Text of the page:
Five's fighting spirit is laudable but does ithave the finance?

It's a good job the World Cup starts this week, otherwise there'd be a black hole in my TV viewing following the conclusion of Prison Break on five. Monday's double-episode climax left me gagging for the second series of another fine US acquisition by the channel, which has also brought us Hugh Laurie in House and the continued ratings success of the CSI franchise.

Despite the occasional programming hit, though, five has struggled of late. After eight years of audience growth since its launch in 1997, it suffered its first year of decline in 2005. Its programming was visibly refreshed since the Dawn Airey days of "football, films and fucking", but its audience less so. In 2006, the declines have continued - its audience share for the first five months is 5.9 per cent, down from 6.5 per cent for the same period in 2005. It is difficult for a terrestrial channel to perform well in this age of multichannel TV, yet Channel 4 has managed this with daytime fare such as Deal or No Deal.

This week, five announced a move it hopes will provide a much-needed shot in the arm - the launch of its digital platform strategy with two new channels, five US and five life, going on air in the autumn. The long-awaited announcement, the fruits of increased investment from five's parent company, RTL, following its buyout of United Business Media's minority stake in five last autumn, has generally been welcomed by the advertising community, but is it too little too late?

Five is following both Channel 4 and ITV in attempting to prevent audience erosion in the face of multichannel growth by launching free-to-air digital offerings. But much will depend on the quality of five's content.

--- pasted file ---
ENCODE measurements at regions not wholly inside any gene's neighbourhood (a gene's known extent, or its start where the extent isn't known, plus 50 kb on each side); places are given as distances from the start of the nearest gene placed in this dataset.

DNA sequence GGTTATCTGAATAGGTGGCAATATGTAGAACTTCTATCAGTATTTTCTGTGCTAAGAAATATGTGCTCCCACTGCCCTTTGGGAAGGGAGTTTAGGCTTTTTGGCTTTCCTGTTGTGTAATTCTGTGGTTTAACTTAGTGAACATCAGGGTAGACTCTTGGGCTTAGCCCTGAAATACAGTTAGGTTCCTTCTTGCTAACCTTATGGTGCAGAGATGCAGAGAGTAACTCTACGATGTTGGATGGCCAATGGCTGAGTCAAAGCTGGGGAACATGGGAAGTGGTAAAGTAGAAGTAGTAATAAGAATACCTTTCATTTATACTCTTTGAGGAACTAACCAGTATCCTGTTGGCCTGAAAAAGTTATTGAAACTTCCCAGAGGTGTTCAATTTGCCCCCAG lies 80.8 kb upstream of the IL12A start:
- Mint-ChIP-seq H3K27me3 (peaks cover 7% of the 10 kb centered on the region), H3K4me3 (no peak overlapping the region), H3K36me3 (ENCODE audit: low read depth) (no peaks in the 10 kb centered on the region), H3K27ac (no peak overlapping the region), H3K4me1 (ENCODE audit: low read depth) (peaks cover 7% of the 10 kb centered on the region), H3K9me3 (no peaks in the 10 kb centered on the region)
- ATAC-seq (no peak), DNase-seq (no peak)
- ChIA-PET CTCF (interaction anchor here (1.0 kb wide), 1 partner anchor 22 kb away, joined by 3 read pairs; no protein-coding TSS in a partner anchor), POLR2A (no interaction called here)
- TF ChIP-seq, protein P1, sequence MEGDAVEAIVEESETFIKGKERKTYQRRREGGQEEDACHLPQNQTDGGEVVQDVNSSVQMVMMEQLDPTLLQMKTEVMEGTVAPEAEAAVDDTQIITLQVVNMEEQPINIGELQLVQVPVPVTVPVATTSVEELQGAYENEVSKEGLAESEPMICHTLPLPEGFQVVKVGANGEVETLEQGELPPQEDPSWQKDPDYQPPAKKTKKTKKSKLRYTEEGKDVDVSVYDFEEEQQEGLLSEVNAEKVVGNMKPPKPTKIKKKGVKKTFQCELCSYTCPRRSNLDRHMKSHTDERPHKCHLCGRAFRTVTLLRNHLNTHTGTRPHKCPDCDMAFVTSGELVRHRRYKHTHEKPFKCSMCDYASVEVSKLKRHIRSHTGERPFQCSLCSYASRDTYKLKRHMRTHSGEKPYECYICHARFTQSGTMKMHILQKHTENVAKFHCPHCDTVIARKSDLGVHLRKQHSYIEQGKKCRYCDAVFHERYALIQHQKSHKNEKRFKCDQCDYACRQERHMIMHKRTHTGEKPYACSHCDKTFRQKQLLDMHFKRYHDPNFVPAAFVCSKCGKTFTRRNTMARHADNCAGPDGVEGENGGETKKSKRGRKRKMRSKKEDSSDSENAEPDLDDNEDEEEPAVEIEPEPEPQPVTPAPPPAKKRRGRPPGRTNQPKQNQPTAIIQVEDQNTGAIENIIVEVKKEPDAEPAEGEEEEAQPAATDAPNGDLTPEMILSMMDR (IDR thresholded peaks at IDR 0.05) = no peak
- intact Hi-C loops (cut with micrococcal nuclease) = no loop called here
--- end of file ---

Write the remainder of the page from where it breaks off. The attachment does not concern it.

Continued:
Although RTL has proved its commitment to five through increased programme investment in the face of criticism from doubters (including this columnist), cynics wonder whether RTL will inject enough finance to make five US's mix of American television and five life's pre-school and female-oriented programming a success.

Downbeat forecasters suggest selling to ITV or merging with Flextech would have been better than investing in new channels. There is a worry that two slots on Freeview, assuming the channels offer similar content to the main five schedule, will do little to inspire media agencies to put money in five's direction. However, five has spotted that its five life channel could fill a gap on the free digital platform because women's lifestyle channels such as Living and Discovery Home & Health are currently only available on pay TV.

It is good to see five come out fighting with a proactive strategy that could at least see it maintain its position in the market - albeit at a cost estimated by some to be between £20 million and £30 million a channel.

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